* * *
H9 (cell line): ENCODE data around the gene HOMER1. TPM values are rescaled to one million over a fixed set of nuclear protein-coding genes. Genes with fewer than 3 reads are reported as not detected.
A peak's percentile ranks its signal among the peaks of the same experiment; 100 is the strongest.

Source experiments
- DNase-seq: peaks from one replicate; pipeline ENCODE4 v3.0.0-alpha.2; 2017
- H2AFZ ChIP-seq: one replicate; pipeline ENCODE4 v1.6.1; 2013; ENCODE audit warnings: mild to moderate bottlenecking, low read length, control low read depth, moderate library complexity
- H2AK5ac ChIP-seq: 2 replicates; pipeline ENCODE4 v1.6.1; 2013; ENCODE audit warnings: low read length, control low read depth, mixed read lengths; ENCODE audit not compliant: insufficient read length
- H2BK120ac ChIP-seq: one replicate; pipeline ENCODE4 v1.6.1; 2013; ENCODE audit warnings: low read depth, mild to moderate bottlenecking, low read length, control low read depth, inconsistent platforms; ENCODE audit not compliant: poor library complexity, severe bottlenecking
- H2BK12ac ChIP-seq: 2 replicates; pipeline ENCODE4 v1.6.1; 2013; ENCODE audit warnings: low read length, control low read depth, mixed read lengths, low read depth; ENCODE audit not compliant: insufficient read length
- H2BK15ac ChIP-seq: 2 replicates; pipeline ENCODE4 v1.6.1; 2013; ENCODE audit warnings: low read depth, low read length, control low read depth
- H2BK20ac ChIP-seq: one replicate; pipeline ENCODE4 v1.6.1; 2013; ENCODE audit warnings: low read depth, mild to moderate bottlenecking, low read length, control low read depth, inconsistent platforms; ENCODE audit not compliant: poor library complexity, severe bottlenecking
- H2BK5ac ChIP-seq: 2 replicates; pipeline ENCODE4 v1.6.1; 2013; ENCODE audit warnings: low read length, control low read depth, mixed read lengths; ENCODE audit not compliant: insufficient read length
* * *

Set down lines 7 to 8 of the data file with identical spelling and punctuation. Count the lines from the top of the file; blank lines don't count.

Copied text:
- H2BK120ac ChIP-seq: one replicate; pipeline ENCODE4 v1.6.1; 2013; ENCODE audit warnings: low read depth, mild to moderate bottlenecking, low read length, control low read depth, inconsistent platforms; ENCODE audit not compliant: poor library complexity, severe bottlenecking
- H2BK12ac ChIP-seq: 2 replicates; pipeline ENCODE4 v1.6.1; 2013; ENCODE audit warnings: low read length, control low read depth, mixed read lengths, low read depth; ENCODE audit not compliant: insufficient read length